A Samsung spokeswoman declined to comment on the chances that Samsung might chose Taylor over Austin. Williamson County and the city of Taylor declined to confirm that they've received requests for tax breaks from the company.

Devin Padavil, superintendent of the Taylor school district, wouldn't discuss the Samsung factory specifically, but he told the American-Statesman that he considers Taylor well-equipped to compete for and win major economic development projects in the region.

"I have no concerns" about Taylor's ability to compete, Padavil said. "I think the community of Taylor is a gold mine for potential business — even neighborhood home development. It is a great community that's steeped in tradition and is for (economic) growth."

The city is "becoming highly desirable for families and businesses" as the Austin metro area continues to sprawl, he said, so "any economic development that comes out here" would be making a good decision.

The taxpayer-funded incentives offered in the small Williamson County town of Taylor would probably have to be huge — and eclipse those offered in Austin — to offset the efficiency and convenience of simply building and operating its new plant on land Samsung already owns next to its existing campus in Northeast Austin, according to one analyst.

Is Taylor still a longshot for Samsung factory?

Still, if Samsung opts to build the new factory in Texas but picks Taylor instead of Austin, the company would be disregarding its local infrastructure built up over more than two decades in favor of starting from scratch in a small town. Some observers don't think that's likely.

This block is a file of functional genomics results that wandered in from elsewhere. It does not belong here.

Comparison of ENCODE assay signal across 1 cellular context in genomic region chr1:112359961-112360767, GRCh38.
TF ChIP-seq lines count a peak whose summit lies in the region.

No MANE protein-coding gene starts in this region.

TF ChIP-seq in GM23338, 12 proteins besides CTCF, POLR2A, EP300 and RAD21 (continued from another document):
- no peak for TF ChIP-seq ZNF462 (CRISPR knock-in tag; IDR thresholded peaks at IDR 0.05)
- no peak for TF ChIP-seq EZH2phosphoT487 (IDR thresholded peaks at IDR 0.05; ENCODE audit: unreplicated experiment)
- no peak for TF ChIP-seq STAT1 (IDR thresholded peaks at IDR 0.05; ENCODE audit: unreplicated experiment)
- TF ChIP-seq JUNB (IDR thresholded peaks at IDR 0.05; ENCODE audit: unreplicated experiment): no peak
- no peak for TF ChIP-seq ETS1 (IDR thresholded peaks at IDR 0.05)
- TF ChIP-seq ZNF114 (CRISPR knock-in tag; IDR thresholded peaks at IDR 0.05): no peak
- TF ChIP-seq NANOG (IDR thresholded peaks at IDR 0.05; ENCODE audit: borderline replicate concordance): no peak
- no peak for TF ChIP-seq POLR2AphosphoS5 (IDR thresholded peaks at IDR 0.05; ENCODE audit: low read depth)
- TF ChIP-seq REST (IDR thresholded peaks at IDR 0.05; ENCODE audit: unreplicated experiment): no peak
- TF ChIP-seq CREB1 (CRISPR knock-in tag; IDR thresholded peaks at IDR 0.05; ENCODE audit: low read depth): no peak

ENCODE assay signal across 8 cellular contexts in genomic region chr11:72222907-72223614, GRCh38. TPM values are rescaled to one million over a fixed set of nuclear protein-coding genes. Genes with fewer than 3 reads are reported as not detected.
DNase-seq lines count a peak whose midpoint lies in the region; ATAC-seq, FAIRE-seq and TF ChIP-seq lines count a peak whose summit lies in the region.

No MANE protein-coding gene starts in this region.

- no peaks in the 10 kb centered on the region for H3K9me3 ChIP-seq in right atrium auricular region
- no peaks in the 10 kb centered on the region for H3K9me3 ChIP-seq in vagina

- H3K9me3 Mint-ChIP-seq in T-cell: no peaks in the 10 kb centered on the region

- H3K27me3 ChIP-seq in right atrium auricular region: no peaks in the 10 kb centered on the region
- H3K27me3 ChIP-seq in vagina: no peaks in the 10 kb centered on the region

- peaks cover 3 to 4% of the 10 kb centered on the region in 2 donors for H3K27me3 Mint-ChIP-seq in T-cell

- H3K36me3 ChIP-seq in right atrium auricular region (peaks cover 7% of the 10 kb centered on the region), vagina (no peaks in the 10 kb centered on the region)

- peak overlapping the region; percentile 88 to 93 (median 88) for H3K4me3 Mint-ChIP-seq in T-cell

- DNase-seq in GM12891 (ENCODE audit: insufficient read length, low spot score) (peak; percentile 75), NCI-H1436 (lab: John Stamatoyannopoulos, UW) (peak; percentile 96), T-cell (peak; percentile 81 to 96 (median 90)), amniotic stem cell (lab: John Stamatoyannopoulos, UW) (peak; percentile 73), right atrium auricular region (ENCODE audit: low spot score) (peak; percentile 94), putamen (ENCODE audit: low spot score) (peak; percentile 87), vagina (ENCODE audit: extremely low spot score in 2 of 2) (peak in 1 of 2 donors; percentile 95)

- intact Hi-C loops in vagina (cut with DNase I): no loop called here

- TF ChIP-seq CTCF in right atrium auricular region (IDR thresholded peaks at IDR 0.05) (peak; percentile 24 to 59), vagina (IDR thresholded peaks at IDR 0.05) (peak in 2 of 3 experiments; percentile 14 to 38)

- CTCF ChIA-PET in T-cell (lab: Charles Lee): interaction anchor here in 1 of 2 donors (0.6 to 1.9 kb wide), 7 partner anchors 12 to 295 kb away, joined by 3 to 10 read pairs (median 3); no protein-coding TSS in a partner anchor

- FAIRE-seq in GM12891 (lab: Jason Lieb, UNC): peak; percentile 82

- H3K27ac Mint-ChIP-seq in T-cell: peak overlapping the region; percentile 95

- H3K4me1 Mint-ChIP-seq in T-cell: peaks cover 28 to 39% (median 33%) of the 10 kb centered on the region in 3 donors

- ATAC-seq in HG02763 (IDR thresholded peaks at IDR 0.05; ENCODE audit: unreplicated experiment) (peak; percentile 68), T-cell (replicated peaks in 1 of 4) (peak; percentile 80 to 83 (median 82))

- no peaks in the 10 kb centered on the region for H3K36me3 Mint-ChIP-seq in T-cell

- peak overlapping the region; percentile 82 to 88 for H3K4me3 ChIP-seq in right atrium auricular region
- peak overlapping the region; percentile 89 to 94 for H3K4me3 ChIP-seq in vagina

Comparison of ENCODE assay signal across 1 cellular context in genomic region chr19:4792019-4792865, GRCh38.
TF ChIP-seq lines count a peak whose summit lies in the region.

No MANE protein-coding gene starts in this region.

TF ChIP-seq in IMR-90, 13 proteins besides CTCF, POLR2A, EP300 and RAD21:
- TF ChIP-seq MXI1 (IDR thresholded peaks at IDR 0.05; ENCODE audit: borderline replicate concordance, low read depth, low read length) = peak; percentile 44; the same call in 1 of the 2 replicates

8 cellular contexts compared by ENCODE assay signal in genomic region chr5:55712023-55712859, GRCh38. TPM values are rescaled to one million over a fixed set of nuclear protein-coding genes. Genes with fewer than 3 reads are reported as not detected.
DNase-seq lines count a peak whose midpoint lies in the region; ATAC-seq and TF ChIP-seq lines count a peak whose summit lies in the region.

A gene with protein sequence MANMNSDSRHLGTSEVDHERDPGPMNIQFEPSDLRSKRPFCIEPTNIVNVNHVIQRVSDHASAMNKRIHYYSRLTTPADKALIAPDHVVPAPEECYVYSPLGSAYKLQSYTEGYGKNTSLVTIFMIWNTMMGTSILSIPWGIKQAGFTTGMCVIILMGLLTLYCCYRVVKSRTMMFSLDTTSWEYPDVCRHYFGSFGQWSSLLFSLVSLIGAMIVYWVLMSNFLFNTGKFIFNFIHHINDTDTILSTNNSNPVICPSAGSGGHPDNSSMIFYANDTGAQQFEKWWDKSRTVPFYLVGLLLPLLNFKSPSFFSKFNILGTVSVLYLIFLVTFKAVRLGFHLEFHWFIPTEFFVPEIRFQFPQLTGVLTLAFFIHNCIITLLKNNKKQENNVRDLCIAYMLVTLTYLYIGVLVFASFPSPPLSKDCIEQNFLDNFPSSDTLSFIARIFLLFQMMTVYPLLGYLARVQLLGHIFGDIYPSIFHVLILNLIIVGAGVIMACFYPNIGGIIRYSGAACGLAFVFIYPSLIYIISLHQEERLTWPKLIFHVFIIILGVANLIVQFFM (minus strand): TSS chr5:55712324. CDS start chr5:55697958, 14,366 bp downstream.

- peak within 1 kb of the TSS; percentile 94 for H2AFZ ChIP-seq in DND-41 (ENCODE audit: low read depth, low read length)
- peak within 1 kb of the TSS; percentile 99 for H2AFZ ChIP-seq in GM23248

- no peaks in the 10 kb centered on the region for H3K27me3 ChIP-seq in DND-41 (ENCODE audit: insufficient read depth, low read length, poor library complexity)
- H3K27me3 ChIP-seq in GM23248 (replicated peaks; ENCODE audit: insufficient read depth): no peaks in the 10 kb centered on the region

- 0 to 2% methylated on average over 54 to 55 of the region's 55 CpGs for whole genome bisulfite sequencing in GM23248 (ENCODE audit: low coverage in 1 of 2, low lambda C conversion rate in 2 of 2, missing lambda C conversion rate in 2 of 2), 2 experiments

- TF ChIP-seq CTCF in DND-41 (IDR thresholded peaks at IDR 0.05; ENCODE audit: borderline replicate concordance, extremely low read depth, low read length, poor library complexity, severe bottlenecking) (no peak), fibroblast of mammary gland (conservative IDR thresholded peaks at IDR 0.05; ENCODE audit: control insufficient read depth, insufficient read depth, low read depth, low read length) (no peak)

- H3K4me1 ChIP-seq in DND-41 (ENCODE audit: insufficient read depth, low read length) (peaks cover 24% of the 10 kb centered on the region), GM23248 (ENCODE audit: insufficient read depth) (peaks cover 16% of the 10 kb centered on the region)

"My honest opinion is that this is a shameless gaming of local governments" to try to wrest more concessions to expand in Austin, said Nathan Jensen, a University of Texas professor who studies taxpayer-funded incentives to corporations.

Kay, of Endpoint Technologies, said the taxpayer-funded incentives offered in the Taylor area would probably have to be huge — and eclipse those offered in Austin — to offset the efficiency and convenience of simply building and operating the new plant on the land Samsung already owns next to its existing campus.

As of last month, Samsung hadn't bought land for the factory in Taylor, according to its application for tax breaks from the Taylor school district.

“At this point, it makes more sense for a whole lot of different reasons” for Samsung to build the new chip plant in Austin, said Kay, who considers Austin the front-runner for the project, with the Phoenix area the likeliest alternative.

Only Samsung officials know for certain how the company is leaning, however.

When it comes to Taylor's chances, Zuehlke has reservations about the publicly funded incentives that might be needed for the small city to come out on top. But he said they probably would be worth it.

"That always is a hurtful thing toward the businesses that are already there, when they see other businesses coming in that get tax breaks — it is kind of bitter to swallow," Zuehlke said. “It sometimes doesn’t seem fair, but it happens all the time"

In the case of Samsung, he said, "I think there will be more benefits than not," even with the tax breaks.

Lidia Cruz, Diana Cruz, 10 and Erick Cruz, 7, walk down Main Street in Taylor last week. Samsung is seeking a tax break valued at $314 million from the Taylor Independent School District if it builds its new semiconductor plant in the small town.